Settling (ARC) by Shelley Workinger
Pub. Date: July 4th, 2011
Series: Solid, #2
Age Level: 14+
Source: For review from author.
Synopsis via Goodreads
At the beginning of the summer, Clio Kaid was one of a hundred teens brought to a secret Army installation. But it was no ordinary camp and they weren’t ordinary kids…
Soon after learning they were the products of a secret genetic experiment, the teens began developing super-abilities ranging from bounding lightness to blocking heaviness; blinding brilliance and the ability to vanish. These same gifts made them targets of a psychopath in officer’s clothing, and they found themselves fighting for their lives.
Picking up where “Solid” left off, Clio and her friends realize that they aren’t ready to go home; they’re determined to stay on campus and continue their journey of self- discovery. But someone doesn’t feel the same way and will do anything to drive them away – even kill.
Friendships will be tested, abilities will evolve, and more secrets will come out as the teens race to stop the killer before he sets his sights on one of them…
By a show of hands, how many of you know what I mean when I say a book has a case of 'Second-in-a-Series Syndrome'? Okay, so most of you are familiar with it? Well, I'm afraid I felt Settling suffered from that very disease. Of course, this is merely my opinion, but, while I still enjoyed it, I felt like Settling just didn't work for me quite as well as its predecessor, Solid, did.
One of the things I continue to feel is particularly well done is Workinger's ability to incorporate a large quantity of distinct characters without ever making the story seem overloaded with them. In Settling, I'm introduced to some great new characters, including: Gertrude, Clio's new 'hall mother'; Rae and Xavier, new kids to the camp; and Colonel Ford, who made a brief appearance in Solid but procures a much larger role in Settling. Clio's character was just as witty and relatable as before. Despite the fact that she does something...well...less than stellar in this installment, I didn't find myself hating her for it so much as just hating what she did. I got to see more of her flaws come through as well as more development concerning her ability. I was also able to see Garreth, Bliss, Miranda, and Alexis show a little more of their personalities though I do wish I had gotten more of Jack. For a romantic interest, he feels very two-dimensional and I really wish he had a little more time to shine and grow because I see some real potential there.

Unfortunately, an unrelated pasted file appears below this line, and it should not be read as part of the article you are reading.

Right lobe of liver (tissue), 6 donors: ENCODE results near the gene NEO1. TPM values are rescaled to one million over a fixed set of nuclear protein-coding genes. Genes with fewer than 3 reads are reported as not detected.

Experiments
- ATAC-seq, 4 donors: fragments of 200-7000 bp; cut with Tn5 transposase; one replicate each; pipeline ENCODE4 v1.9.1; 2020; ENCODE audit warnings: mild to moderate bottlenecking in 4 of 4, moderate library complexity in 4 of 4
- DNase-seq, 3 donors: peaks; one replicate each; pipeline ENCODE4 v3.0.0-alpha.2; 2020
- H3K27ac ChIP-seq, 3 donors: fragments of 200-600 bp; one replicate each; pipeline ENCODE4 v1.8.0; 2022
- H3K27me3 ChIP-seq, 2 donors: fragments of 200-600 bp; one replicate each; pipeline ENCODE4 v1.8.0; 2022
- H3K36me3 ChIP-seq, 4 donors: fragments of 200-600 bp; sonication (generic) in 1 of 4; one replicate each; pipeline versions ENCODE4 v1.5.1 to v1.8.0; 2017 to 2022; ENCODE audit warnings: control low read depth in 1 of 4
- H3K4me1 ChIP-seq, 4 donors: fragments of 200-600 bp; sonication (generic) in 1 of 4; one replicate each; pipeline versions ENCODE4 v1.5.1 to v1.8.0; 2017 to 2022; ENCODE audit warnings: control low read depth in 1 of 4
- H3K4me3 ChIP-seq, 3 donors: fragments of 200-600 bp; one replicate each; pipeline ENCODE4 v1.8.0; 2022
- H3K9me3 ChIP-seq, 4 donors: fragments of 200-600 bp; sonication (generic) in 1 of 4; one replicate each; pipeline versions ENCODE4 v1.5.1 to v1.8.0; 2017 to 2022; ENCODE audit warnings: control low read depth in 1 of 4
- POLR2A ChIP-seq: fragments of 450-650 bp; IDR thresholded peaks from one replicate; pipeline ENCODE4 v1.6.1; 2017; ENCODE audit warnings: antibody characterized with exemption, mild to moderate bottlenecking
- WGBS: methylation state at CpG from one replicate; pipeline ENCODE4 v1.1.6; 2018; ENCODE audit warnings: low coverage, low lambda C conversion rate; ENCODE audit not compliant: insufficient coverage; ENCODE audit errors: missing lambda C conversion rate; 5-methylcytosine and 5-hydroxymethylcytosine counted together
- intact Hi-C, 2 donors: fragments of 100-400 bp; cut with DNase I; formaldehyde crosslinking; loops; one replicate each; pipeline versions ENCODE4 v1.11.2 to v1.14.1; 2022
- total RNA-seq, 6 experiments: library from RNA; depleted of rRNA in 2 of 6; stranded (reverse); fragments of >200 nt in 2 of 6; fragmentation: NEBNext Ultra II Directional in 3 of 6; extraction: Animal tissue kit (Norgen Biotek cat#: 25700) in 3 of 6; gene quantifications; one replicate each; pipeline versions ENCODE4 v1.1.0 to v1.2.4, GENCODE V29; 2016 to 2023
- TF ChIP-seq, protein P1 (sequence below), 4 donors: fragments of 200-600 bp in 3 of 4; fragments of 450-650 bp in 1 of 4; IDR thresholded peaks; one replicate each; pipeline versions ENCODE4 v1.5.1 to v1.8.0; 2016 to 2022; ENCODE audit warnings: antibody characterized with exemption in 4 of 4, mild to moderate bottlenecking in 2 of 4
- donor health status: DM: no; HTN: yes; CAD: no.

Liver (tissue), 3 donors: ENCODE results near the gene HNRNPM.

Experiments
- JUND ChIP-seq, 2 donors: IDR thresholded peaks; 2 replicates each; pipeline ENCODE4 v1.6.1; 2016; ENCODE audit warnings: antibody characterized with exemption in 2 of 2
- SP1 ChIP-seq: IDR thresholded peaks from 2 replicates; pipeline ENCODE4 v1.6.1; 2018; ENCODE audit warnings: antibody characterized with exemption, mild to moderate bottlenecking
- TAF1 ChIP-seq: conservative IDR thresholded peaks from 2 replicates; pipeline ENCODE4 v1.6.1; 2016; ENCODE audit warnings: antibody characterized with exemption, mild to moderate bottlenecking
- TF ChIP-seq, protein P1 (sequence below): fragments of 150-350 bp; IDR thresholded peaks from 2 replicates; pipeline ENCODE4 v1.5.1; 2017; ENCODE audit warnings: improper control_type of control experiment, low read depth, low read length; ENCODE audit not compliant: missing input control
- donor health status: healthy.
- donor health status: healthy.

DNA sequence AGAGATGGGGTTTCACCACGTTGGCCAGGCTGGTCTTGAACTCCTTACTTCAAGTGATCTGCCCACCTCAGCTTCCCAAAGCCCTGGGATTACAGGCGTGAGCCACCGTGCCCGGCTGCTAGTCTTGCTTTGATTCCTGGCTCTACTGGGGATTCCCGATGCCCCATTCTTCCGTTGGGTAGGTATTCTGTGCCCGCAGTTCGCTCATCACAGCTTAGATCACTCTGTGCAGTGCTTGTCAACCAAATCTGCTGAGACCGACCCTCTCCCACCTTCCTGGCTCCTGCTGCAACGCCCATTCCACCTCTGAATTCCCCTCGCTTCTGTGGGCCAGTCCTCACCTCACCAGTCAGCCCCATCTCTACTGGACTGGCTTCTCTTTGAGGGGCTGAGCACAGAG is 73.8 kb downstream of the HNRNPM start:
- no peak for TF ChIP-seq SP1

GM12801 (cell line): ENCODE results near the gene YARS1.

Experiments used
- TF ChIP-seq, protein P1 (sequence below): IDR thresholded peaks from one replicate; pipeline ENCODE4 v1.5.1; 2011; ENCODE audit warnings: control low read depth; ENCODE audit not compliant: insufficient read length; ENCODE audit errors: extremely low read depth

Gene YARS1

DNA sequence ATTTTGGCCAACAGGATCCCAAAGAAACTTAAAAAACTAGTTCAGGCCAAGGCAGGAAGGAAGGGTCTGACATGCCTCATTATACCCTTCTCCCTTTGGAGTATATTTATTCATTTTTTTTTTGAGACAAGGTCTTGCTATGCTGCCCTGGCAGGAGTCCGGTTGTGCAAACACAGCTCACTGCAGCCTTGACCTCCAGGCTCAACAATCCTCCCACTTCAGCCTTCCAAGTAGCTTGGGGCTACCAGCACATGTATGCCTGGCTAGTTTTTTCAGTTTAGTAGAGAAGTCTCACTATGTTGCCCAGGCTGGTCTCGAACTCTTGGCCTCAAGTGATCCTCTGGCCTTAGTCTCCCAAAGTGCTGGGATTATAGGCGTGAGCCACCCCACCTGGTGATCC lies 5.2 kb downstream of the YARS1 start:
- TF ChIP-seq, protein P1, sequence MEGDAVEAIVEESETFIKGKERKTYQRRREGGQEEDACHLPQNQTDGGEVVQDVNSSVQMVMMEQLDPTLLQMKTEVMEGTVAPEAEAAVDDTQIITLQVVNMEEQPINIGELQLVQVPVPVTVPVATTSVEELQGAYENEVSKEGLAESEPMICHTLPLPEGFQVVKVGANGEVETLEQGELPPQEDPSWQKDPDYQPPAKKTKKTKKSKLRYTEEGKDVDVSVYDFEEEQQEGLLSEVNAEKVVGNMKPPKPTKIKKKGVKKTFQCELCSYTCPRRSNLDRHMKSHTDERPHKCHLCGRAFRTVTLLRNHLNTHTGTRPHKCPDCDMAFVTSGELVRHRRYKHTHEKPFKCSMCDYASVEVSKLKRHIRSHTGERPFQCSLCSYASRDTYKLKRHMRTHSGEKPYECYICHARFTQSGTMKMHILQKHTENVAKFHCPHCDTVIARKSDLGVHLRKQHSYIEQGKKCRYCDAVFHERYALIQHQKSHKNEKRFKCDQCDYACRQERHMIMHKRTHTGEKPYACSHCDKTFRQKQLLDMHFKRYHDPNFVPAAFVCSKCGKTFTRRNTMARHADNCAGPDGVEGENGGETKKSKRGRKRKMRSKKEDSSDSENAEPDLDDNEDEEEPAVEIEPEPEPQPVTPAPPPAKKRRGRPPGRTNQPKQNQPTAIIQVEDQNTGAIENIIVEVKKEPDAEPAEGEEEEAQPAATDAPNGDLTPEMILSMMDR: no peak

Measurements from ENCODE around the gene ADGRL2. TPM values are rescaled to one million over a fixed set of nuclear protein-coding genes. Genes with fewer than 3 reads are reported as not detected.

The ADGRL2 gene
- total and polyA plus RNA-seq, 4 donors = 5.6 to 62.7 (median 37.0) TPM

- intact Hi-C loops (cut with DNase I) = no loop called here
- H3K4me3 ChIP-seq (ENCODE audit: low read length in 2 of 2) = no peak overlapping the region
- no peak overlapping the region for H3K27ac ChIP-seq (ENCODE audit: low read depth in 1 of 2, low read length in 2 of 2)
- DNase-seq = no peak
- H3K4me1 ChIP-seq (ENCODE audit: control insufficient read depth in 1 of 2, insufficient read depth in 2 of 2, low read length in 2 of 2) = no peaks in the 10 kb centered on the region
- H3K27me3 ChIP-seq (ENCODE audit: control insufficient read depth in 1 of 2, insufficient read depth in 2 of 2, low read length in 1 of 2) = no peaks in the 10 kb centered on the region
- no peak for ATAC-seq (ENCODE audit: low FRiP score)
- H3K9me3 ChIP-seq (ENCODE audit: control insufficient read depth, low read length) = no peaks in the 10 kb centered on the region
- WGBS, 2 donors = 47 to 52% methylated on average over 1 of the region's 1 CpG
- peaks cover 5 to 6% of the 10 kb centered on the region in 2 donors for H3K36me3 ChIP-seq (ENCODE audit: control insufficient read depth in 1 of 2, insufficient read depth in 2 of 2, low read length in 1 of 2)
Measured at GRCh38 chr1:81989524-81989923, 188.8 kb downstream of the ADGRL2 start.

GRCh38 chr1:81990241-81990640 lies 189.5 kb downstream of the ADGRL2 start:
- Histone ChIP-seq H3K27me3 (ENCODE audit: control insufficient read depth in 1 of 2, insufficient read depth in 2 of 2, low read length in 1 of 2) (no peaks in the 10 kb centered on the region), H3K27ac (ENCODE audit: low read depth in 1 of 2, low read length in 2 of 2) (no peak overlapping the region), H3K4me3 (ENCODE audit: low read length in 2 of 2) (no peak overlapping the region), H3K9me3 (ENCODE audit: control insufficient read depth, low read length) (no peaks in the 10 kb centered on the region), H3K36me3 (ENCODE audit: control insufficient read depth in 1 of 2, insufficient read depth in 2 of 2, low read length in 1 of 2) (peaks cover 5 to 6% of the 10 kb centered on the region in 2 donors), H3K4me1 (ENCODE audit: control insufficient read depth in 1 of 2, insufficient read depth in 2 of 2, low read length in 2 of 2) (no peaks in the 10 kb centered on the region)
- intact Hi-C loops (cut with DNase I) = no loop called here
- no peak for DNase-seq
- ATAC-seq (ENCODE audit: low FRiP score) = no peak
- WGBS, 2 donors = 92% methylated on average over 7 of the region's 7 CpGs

Settling is most adeptly titled as it is in this book that I got to see the various characters start to truly settle into they're own roles at the camp. While this is an important element, there is another major, exciting aspect to this part of the story as well. We happen to have a murder mystery on our hands, folks. Who doesn't love those? I know I do and I am glad to say that I was continuously engaged and kept guessing who was behind the murders and why. I also got the chance to learn a little more about Clio and her fellow peers' abilities, though maybe not quite as much as I'd have liked to. The plot was consistently paced in a quick, yet un-rushed, manner that made Settling a fast read. Workinger also did a thorough job of summing up what happened in the previous book.
The first few chapters of Settling were very rough for me as far as the writing went. I found myself feeling confused part of the time and, at other times, feeling like motivations behind actions and certain things said were over explained. The writing did eventually smooth out some but I don't know that there was anything that particularly stood out to me as being great or memorable.
As for my feelings on the ending, I'm going to try and explain this without giving anything away. So, Clio did something earlier on in the story that is discovered towards the end. It wasn't that I felt her friends' reactions were unrealistic, more that I found the extent to which they reacted in the way that they did was a bit unbelievable. Does that make sense? This was something that just annoyed me. However, all of that aside, I thought the way things came to a close regarding the other aspects of the story were well done.
So in my honest opinion, I do feel that Solid is thus far the strongest book in this series but that doesn't mean that I didn't like Settling. Sure I had a couple of issues with it but there were still aspects I enjoyed. Which brings me to this, most people seem to have liked Settling just as much as, if not more than, Solid. This series is currently on my 'Great Lesser Known Books' list and they are definitely worth reading. As a matter of fact, Solid is pretty inexpensive for Kindle and Nook so that'd be a great option for those of y'all with e-readers who are wanting to start this series. I know I'm looking forward to seeing how Workinger continues her story in the third book, Sound.
2nd in Series: B-
Amazon / Kindle / Nook
Amazon / Kindle